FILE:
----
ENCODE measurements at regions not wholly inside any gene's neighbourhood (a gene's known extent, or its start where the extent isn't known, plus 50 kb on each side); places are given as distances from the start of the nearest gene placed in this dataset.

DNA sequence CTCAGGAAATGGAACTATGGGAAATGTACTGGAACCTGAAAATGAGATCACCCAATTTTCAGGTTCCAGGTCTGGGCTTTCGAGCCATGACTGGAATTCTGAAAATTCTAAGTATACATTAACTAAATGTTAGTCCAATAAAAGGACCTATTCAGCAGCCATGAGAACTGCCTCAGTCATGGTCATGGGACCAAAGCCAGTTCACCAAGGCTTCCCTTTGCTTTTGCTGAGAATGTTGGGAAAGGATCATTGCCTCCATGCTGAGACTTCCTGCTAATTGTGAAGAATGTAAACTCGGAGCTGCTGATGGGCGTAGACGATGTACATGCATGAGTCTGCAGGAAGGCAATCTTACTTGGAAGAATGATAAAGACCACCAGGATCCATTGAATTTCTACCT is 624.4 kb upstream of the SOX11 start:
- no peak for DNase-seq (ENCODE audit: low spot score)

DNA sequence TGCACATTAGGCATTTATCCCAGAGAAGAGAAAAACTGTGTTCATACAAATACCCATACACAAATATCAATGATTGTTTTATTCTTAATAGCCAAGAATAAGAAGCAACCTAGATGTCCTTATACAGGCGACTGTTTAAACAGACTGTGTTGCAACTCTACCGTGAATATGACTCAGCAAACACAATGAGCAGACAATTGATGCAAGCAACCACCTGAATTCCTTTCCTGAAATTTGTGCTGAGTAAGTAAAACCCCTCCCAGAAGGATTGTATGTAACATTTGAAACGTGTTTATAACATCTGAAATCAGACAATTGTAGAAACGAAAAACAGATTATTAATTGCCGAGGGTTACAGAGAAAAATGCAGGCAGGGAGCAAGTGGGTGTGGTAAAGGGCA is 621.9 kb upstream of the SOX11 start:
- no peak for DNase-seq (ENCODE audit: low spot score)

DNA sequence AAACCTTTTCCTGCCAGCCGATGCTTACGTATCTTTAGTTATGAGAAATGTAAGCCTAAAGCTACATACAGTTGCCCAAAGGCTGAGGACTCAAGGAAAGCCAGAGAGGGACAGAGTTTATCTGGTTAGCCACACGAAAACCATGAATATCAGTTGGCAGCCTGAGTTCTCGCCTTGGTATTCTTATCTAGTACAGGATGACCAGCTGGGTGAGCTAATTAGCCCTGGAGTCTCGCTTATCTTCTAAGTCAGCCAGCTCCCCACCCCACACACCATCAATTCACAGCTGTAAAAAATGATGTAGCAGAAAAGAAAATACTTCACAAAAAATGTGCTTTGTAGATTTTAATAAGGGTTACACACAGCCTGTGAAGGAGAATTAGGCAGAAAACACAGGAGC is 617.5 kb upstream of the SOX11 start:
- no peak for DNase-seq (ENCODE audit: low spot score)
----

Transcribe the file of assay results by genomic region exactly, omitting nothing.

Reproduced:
ENCODE measurements at regions not wholly inside any gene's neighbourhood (a gene's known extent, or its start where the extent isn't known, plus 50 kb on each side); places are given as distances from the start of the nearest gene placed in this dataset.

DNA sequence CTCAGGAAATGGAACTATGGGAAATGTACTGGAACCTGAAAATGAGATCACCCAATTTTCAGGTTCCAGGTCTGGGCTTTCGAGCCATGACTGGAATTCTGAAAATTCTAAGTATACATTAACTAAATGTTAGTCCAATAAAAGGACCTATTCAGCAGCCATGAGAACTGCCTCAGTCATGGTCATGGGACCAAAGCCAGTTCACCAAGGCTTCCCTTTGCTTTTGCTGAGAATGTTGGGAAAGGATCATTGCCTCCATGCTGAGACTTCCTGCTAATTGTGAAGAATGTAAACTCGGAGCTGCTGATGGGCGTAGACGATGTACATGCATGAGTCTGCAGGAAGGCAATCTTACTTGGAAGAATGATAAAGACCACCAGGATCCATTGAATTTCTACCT is 624.4 kb upstream of the SOX11 start:
- no peak for DNase-seq (ENCODE audit: low spot score)

DNA sequence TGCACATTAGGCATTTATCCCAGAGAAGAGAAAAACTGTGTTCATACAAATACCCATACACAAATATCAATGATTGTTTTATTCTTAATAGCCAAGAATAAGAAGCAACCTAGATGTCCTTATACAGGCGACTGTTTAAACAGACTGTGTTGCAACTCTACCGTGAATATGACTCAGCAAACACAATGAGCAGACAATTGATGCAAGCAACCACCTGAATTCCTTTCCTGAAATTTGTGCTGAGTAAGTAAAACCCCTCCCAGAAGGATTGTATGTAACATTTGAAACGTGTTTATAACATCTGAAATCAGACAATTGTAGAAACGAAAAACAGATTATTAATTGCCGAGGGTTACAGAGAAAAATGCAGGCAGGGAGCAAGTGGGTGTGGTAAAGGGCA is 621.9 kb upstream of the SOX11 start:
- no peak for DNase-seq (ENCODE audit: low spot score)

DNA sequence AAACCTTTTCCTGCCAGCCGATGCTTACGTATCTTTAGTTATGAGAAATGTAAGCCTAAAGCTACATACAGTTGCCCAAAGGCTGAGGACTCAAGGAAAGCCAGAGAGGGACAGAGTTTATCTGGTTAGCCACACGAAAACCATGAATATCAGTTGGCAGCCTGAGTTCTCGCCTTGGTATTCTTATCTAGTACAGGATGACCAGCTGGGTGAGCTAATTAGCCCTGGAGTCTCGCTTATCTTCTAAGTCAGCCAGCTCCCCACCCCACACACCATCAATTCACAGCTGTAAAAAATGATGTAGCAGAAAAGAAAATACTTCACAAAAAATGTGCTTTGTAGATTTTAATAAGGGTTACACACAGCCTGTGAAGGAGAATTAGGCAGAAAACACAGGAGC is 617.5 kb upstream of the SOX11 start:
- no peak for DNase-seq (ENCODE audit: low spot score)